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Wednesday, December 7, 2022

HHS Must Ensure There Are Enough Trained NDMS Responders for Emergencies, GAO Says

Health and Human Services needs to take multiple steps to ensure that a surge of responders will be available and adequately trained in the event of disasters and public health emergencies, the Government Accountability Office found in its review of the department’s approach to staffing the National Disaster Medical System (NDMS).

The NDMS is a partnership between HHS, the Department of Homeland Security, the Defense Department and Veterans Affairs, designed to augment the response during events in which state, local and tribal response capabilities could be overwhelmed. Responders are divided into the Disaster Medical Assistance Team, the Trauma and Critical Care Team, the Disaster Mortuary Operational Response Team, the Victim Information Center Team, and the National Veterinary Response Team.

HHS’ Office of the Assistant Secretary for Preparedness and Response enrolls and deploys responders, and as of December had 3,667 on hand — 2,703 of those on the Disaster Medical Assistance Team and 212 on the Trauma and Critical Care Team.

However, during the 2017 hurricanes that hit Texas, Puerto Rico, Florida, and the U.S. Virgin Islands, there was a shortage of NDMS responders that had to be augmented with personnel from federal partners such as DoD.

As of the end of March, about 1,200 NDMS public health and medical responders had been deployed to help fight the COVID-19 pandemic in missions such as working to safely transfer cruise ship passengers to inland quarantine sites.

GAO reviewed NDMS because of a provision in the Pandemic and All-Hazards Preparedness and Advancing Innovation Act of 2019 for the office to review the medical surge capacity in the event of a public health emergency. The watchdog looked at ASPR’s workforce planning and evaluation of the training it provides to its team of responders.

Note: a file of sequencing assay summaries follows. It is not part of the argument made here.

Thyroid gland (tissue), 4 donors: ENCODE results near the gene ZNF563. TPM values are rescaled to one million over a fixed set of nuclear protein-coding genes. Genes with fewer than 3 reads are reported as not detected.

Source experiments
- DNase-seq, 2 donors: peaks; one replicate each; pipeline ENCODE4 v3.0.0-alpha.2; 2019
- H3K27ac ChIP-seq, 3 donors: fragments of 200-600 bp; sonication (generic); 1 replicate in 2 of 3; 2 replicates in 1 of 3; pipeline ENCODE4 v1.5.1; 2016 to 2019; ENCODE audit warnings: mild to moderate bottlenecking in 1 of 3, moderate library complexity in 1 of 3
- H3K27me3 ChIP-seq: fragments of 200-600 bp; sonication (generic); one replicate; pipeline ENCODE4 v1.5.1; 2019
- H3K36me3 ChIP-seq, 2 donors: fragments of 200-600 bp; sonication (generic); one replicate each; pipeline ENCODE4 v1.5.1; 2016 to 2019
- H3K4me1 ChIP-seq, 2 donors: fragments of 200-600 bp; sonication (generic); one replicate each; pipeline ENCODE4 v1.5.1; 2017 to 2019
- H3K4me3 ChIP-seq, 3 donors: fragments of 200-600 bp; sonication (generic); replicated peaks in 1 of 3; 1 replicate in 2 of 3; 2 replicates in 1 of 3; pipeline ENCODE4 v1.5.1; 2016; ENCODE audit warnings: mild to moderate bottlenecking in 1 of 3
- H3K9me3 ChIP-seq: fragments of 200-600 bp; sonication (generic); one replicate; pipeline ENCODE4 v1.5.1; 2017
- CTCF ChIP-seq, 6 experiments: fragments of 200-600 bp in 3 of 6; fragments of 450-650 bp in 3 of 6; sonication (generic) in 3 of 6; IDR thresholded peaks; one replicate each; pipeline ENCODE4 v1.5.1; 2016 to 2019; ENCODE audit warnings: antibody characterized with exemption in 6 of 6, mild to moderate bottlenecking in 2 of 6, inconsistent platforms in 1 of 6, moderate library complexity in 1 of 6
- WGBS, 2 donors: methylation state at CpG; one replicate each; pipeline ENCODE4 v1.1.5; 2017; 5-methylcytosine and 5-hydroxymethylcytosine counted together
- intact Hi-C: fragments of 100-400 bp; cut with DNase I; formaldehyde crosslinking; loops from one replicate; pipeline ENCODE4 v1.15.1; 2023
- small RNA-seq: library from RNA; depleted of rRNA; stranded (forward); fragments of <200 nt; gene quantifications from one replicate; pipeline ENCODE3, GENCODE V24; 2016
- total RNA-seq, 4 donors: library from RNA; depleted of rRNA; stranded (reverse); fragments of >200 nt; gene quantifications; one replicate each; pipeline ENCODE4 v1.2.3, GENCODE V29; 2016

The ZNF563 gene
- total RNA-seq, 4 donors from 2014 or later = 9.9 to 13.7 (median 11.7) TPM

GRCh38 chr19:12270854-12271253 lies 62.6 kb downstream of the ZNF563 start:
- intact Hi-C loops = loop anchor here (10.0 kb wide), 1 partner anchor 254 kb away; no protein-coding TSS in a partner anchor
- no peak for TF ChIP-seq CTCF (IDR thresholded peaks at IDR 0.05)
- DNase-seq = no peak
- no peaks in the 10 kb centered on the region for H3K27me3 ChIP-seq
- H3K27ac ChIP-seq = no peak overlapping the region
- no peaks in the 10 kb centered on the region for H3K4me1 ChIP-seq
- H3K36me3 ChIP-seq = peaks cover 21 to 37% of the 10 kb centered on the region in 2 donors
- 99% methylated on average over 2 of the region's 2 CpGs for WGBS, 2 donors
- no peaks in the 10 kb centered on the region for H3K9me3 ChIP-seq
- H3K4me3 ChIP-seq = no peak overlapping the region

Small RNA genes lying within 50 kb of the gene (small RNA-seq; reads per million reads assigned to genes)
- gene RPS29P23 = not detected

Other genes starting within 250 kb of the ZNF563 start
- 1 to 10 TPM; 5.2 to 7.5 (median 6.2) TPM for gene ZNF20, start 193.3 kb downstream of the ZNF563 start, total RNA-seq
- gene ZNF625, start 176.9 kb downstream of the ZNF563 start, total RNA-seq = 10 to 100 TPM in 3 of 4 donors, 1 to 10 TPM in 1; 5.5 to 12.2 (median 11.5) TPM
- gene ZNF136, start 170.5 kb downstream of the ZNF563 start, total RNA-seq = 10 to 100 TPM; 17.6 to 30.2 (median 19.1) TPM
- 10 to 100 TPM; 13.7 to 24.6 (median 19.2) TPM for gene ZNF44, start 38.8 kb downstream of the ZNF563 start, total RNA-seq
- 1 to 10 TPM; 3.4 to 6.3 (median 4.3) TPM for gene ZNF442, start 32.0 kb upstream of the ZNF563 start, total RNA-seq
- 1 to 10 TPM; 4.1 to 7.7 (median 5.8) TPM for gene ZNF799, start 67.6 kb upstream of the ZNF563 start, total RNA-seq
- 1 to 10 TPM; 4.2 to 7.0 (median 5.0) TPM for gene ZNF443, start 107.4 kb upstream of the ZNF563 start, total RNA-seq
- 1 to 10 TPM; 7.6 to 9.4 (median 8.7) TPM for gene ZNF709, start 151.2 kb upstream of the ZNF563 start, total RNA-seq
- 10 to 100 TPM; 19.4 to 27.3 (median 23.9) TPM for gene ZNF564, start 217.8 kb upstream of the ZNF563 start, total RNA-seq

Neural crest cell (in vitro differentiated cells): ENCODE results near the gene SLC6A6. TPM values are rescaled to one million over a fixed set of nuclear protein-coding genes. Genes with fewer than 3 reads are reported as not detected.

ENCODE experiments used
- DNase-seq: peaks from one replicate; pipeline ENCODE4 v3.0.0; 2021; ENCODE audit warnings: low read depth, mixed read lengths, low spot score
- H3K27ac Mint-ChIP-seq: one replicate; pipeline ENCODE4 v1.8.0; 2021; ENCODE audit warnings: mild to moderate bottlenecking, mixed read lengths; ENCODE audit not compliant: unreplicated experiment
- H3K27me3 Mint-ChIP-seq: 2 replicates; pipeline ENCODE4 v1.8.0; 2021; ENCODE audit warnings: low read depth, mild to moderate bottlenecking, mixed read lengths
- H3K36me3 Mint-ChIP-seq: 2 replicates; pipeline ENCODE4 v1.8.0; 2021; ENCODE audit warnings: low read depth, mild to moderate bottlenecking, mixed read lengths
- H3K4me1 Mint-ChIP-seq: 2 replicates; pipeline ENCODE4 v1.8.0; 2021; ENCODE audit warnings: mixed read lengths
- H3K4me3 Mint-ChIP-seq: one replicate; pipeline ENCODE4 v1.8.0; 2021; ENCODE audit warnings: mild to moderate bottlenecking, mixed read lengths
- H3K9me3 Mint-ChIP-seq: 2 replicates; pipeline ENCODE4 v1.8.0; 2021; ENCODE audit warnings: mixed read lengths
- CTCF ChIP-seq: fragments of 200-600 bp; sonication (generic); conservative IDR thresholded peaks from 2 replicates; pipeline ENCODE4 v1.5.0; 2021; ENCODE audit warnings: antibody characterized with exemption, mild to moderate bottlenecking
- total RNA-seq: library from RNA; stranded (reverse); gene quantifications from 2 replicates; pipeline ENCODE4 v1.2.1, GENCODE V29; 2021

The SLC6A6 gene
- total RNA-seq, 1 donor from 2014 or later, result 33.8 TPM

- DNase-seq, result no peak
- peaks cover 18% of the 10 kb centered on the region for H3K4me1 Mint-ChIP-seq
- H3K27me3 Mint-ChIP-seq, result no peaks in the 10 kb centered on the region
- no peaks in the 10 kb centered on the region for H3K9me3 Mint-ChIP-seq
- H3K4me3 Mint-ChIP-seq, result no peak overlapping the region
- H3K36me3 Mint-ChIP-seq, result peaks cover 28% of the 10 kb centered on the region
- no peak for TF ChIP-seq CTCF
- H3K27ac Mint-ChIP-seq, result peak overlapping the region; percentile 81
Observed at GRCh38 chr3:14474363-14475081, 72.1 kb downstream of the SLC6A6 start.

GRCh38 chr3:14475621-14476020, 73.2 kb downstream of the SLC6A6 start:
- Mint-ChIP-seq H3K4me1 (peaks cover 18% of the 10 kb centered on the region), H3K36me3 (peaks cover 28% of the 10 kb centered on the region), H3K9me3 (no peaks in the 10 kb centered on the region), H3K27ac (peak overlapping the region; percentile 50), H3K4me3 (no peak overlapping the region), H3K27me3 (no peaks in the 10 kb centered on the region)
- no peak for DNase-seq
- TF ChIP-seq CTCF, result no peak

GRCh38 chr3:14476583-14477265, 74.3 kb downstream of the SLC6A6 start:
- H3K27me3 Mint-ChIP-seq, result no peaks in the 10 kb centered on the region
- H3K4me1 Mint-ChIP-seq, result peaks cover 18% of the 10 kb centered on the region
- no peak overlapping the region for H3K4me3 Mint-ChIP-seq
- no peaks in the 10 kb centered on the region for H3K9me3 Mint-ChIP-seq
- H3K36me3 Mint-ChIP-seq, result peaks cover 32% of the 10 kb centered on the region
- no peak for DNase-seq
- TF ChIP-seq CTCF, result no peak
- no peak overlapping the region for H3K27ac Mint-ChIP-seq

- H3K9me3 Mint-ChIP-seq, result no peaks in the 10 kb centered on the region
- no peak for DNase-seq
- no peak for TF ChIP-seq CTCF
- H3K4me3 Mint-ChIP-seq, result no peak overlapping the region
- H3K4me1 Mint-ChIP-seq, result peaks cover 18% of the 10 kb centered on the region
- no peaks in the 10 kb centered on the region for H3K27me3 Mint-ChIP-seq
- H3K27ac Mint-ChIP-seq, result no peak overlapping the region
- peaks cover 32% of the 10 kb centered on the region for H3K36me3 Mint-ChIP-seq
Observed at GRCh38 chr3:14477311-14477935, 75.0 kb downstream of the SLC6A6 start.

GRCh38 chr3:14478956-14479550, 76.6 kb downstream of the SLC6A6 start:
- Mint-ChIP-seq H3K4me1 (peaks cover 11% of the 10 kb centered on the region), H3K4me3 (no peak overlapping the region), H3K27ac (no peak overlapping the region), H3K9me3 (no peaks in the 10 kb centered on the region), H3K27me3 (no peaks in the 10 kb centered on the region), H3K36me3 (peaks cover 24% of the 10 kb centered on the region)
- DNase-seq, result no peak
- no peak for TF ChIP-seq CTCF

“In 2018, HHS developed an enrollment target for NDMS of 6,290 responders, but GAO found HHS did not follow key principles of effective strategic workforce planning in developing this target. For example, HHS did not identify the critical skills and competencies needed of its NDMS workforce to meet current and future programmatic results,” GAO wrote. “Specifically, HHS’s target does not take into consideration three key areas: a workforce capable of responding to (1) a nationwide event or multiple concurrent events, (2) the needs of at-risk individuals, and (3) the availability of other medical responders. Consequently, HHS cannot be sure its target, if achieved, will provide an adequate number of responders with the skill sets needed to effectively respond.”

NDMS responders have to take online training before deployment — including psychological first aid once every three years and a course on “pathogens of concern” once in their career — and have the option to add in-person training. But GAO said that the agency’s “process to evaluate its training does not align with key practices.”

“As a result, HHS does not have assurance that it is effectively preparing responders for deployment, including keeping them and others safe during an emergency, such as COVID19,” the report states. “For example, HHS requires a web-based course on donning and doffing personal protective equipment to protect against infectious disease, biological, and chemical threats. However, HHS does not know the training’s effectiveness until responders have deployed; at which point, if ineffective, responders could potentially expose themselves to hazards.”